How does one feel the impact of climate change? Ever wondered. The answer lies here wherein the rising sea levels, increasing number of extreme weather events, urban floods, changing temperature and rainfall patterns are the impacts of climate change that are being felt in many parts of the country and not just coastal areas or hilly regions.
The impacts of climate change are not uniform and thus it is very important to prepare communities and people to meet the challenge popping out of such changes. In order to meet this need, a pan India climate vulnerability assessment map is being developed.
The map is being developed under a joint project of the Department of Science and Technology (DST) under the Union Ministry of Science and Technology and Swiss Agency for Development and Cooperation (SDC).
Such climate vulnerability atlas has already been developed for 12 states in the Indian Himalayan Region, using a common framework.
Now, this methodology will be extended to non-Himalayan states so that a national level climate vulnerability profile for India can be made. It is expected that the atlas will ready by the middle of 2020.
A common methodology is helpful for assessing vulnerability that was critical for comparison and for planning adaptation strategies. It also helps in identifying what makes a state or district vulnerable to climate change.
The vulnerability map for hilly states, which were released in March this year, showed that while all the Himalayan states are vulnerable, Assam and Mizoram are the most vulnerable among them.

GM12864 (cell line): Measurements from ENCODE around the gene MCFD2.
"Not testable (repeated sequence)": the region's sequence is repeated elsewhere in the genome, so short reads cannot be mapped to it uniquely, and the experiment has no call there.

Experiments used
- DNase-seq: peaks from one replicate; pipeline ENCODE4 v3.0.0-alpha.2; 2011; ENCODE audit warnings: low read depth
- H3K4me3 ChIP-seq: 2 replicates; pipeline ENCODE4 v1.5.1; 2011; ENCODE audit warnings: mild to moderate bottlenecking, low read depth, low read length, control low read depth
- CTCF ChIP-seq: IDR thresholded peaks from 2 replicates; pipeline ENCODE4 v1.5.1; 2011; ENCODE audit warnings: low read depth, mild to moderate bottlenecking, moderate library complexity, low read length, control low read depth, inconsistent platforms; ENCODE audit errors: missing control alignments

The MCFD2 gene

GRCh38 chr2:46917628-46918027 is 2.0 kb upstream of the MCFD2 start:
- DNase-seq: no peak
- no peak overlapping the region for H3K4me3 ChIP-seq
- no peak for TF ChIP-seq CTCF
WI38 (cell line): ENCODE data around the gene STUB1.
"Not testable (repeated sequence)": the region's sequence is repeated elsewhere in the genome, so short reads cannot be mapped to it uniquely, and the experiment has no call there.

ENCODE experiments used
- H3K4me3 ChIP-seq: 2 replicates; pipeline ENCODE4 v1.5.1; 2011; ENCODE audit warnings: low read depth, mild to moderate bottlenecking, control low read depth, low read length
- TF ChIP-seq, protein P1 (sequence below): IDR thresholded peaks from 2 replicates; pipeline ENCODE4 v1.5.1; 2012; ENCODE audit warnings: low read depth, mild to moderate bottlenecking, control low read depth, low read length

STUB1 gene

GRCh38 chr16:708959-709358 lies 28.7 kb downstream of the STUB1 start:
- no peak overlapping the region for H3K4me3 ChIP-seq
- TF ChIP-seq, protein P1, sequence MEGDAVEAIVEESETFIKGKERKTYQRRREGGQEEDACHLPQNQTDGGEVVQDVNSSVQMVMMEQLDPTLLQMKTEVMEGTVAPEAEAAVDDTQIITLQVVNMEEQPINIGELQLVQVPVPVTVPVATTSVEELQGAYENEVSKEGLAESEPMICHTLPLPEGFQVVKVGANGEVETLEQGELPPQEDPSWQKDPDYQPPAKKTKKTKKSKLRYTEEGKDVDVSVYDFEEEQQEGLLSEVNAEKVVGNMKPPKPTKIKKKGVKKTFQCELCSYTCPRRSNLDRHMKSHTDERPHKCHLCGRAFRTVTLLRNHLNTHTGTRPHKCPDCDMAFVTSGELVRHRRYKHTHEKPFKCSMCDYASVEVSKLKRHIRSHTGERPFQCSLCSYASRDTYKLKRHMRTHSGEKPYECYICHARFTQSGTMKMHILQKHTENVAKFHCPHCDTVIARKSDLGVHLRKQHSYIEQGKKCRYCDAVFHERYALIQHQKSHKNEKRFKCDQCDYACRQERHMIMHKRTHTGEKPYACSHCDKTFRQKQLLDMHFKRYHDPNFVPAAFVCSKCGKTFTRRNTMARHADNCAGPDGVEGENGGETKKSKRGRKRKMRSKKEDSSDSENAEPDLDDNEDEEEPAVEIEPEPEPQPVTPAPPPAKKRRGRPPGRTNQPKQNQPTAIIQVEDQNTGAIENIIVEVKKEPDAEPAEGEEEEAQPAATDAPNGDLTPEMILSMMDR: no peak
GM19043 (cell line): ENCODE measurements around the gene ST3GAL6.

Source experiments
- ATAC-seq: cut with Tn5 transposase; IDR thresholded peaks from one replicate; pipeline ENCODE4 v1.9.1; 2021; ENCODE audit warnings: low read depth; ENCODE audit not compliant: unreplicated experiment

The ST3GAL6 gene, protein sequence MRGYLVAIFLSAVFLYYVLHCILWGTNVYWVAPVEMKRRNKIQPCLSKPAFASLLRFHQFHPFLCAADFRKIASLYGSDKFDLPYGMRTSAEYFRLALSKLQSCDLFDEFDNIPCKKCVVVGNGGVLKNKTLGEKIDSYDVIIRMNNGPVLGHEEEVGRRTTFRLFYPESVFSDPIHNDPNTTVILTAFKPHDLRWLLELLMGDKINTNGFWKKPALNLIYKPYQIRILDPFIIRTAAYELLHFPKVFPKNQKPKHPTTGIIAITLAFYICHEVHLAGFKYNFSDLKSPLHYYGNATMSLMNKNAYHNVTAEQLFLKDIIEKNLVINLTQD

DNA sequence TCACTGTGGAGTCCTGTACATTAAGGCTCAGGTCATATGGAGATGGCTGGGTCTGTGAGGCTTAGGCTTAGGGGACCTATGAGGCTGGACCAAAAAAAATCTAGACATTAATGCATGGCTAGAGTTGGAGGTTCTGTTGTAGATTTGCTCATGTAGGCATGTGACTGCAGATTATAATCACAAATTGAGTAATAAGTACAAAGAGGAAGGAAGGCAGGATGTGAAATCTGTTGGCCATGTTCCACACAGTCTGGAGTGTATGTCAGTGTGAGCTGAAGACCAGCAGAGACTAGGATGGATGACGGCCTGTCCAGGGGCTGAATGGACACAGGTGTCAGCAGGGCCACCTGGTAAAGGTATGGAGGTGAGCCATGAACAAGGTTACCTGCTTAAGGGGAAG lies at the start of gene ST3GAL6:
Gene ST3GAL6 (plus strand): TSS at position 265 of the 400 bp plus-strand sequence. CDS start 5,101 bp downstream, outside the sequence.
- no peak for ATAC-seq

The map for the Himalayan region, developed in consultation with states, has details up to the district level. The national map will also do the same, as a vulnerability within a state may differ from one region or district to another.
A common set of indicators will be used vulnerability profile and ranking of 650 districts all over the country.
Climate risk is an interplay of hazard, exposure, and vulnerability. While the occurrence of natural hazards such as landslides, droughts, and floods are projected to go up, their impact depends on the level of exposure such as the presence of people and infrastructure in areas that could be adversely affected or climate-sensitive livelihood of people.
Anamika Barua of Indian Institutes of Technology Guwahati, who led the vulnerability assessment project for the Himalayan region said that vulnerability is the propensity to be adversely affected and can be measured in terms of both biophysical as well as socio-economic factors. She further explained that addressing vulnerability can help reduce risk to climate change.
Among the socio-economic and demographic factors that determine vulnerability are population density; percentage marginal farmers; livestock to human ratio; per capita income; the number of primary healthcare centres; and percentage of women in the overall workforce.
Similarly, the sensitivity of agricultural production is captured by indicators like percentage area under irrigation; yield variability; and percentage area under horticulture crops.
Image Credits – cprindia.org
Any information taken from here should be credited to Skymet Weather